"I find hope in the work of long-established groups such as the Arms Control Association...[and] I find hope in younger anti-nuclear activists and the movement around the world to formally ban the bomb."

– Vincent Intondi
Author, "African Americans Against the Bomb: Nuclear Weapons, Colonialism, and the Black Freedom Movement"
July 1, 2020
2010 NPT Review Conference Approaches the Finish Line
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Presentation for Hudson Institute-Partnership for a Secure America Event

Remarks by Daryl G. Kimball, May 24, 2010

Forty years ago, the nuclear Nonproliferation Treaty (NPT) set into place one of the most important international security bargains of all time: states without nuclear weapons pledged not to acquire them, while nuclear-armed states committed to eventually give them up. At the same time, the NPT allowed for the peaceful use of nuclear technology by non-nuclear weapon states under strict and verifiable control. The NPT is a good deal that must be honored and strengthened.

The NPT must be strengthened because, once again—and not for the first time—the nuclear nonproliferation system is facing a crisis of confidence. The May 2010 NPT Review Conference provides an important opportunity for the pact’s 189 members to adopt a balanced action plan to improve nuclear safeguards, guard against treaty withdrawal, accelerate progress on disarmament, and address regional proliferation challenges.

Based on my conversations over the past few weeks with key delegations in at the Conference at the UN in New York and our analysis of the conference documents, it is clear that President Obama’s nonproliferation and disarmament approach has created a far more positive atmosphere among all States Parties. For example:

  • Unlike the 2005 NPT Review Conference, the United States and the other P-5 nuclear weapon states have acknowledged the commitments made at the 1995 NPT Review and Extension Conference and the 2000 Review Conference, which has opened the way from agreement in a number of areas;
  • In contrast to 2005, Iran is more clearly outside the nonproliferation mainstream and does not have the degree of support it had from many non-aligned states; and
  • While there is a great deal of frustration from many states in the non-nuclear weapons majority about the slow pace of progress on disarmament, there is a greater degree of flexibility begin demonstrated by all sides in the interest of reaching agreement on a forward-looking action plan that reinforces the NPT system.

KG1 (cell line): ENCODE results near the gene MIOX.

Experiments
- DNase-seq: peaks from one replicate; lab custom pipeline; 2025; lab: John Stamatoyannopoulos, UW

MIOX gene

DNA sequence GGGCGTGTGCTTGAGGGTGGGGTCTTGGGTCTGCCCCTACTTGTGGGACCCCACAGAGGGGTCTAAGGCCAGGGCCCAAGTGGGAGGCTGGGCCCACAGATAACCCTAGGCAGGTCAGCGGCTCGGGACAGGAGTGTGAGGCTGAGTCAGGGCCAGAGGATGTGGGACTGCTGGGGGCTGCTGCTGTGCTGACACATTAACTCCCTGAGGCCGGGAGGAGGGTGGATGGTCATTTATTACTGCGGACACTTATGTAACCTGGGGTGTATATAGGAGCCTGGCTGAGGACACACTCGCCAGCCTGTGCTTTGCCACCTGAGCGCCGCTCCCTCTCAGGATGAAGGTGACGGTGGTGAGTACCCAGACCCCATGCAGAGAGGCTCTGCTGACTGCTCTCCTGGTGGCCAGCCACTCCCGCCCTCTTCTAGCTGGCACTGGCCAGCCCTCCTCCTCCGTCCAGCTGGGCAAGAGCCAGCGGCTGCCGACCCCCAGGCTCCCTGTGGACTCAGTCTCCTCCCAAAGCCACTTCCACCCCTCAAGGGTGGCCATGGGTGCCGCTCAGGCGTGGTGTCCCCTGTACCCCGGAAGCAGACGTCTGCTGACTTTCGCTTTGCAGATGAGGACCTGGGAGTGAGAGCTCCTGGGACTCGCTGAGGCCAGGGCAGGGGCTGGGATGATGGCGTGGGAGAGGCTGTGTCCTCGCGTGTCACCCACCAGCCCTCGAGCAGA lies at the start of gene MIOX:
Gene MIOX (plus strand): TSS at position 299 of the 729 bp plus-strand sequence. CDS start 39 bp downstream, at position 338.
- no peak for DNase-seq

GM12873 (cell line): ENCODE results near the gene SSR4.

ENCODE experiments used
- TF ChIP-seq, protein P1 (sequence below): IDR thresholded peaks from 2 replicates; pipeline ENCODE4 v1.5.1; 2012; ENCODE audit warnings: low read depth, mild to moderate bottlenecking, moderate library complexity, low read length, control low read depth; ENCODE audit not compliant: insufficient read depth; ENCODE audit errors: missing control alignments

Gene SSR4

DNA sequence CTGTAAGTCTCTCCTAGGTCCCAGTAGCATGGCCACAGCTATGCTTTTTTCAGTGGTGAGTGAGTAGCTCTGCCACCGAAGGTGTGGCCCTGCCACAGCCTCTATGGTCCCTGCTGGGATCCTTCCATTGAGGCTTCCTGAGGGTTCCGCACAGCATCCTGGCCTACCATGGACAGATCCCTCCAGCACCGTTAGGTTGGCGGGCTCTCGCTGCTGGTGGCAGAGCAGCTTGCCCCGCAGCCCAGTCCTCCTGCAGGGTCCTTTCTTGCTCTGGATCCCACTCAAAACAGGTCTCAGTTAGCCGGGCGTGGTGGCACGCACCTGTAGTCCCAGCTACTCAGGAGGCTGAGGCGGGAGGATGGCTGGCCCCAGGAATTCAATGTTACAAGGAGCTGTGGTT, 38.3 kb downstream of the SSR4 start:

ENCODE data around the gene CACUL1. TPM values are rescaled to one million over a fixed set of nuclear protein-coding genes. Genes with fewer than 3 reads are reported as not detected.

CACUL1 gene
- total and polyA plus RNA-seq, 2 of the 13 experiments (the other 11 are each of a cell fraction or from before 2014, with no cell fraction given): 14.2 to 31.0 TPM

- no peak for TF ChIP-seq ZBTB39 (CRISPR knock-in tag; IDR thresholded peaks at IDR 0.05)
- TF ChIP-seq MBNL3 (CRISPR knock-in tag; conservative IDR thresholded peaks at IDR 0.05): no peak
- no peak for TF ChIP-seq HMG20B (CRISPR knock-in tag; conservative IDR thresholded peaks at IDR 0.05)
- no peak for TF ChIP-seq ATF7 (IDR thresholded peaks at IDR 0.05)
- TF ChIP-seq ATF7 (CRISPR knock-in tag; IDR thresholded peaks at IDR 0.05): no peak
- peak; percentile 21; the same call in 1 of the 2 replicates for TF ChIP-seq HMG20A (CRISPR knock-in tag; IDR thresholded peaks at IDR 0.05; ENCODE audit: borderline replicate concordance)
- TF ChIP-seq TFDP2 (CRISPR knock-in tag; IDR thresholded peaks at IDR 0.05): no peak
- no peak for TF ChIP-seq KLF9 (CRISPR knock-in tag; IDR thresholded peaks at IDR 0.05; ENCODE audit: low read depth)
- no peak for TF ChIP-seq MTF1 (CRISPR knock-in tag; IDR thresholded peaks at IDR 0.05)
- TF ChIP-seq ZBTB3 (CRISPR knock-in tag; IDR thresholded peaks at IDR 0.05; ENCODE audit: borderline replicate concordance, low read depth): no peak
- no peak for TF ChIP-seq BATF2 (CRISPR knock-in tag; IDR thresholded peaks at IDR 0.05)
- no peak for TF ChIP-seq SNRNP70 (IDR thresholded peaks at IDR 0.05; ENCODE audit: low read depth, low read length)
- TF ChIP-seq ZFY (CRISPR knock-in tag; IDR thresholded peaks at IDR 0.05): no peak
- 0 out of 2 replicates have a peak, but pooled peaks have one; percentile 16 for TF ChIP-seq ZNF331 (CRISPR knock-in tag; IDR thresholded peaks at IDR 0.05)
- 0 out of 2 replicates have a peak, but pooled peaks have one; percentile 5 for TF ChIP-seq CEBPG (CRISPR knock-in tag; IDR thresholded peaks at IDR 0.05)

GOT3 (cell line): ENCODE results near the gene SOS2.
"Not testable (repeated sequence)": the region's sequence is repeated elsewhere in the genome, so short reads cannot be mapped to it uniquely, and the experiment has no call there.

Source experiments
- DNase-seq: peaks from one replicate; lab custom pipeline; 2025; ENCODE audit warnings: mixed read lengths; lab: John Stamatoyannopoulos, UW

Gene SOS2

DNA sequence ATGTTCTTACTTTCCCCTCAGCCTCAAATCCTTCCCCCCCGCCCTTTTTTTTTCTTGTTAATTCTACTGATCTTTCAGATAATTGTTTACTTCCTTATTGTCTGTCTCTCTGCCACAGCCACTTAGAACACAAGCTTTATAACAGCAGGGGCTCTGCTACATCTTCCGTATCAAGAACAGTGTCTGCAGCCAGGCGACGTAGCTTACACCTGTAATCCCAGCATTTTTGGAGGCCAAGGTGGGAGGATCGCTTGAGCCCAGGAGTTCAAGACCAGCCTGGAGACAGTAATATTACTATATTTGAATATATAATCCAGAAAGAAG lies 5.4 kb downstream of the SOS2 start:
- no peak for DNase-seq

As a result, as the Conference enters the final week, “success” appears to be within reach but can by no means be taken for granted.

Tonight, the NPT RevCon Main Committees, which deal with implementation of past commitments, and Subsidiary Bodies, which are charged with examining forward-looking issues, are to complete and report on their work to the Conference. At that point, the RevCon will enter the final stage in which the Conference President Libran Cabactulan of the Philippines will try to resolve the remaining issues and produce a final conference document that can be supported by all states, or at least the overwhelming majority of states.

To succeed, Ambassador Cabactulan will likely need key leaders, particularly President Obama, to provide the personal leadership necessary to bring key states together around a balanced and meaningful plan of action. If the Conference does not arrive at an agreement, it would represent a lost opportunity, but not the end of efforts to strengthen the NPT system.

The following is a summary of some of the more significant outcomes that might emerge from this process.

1. Disarmament Issues: The 2010 RevCon will likely recommend further actions in several key areas on nuclear disarmament. Under the leadership of Austrian Ambassadors Alexander Marchik, the latest (May 21) draft Subsidiary Body Report balances a wide-range of proposals and concerns. The current draft outlines a 24-point Action Plan that includes language:

  • calling for prompt CTBT entry into force and progress toward a fissile material production cut-off treaty;
  • recognizing the value of New START and calling for further undertakings to reduce and eliminate all types of nuclear weapons;
  • recognizing the need to further diminish the role and significance of nuclear weapons in security concepts, doctrines and policies, and to address nuclear weapons on the territories of non-nuclear countries and to discuss declaratory policies;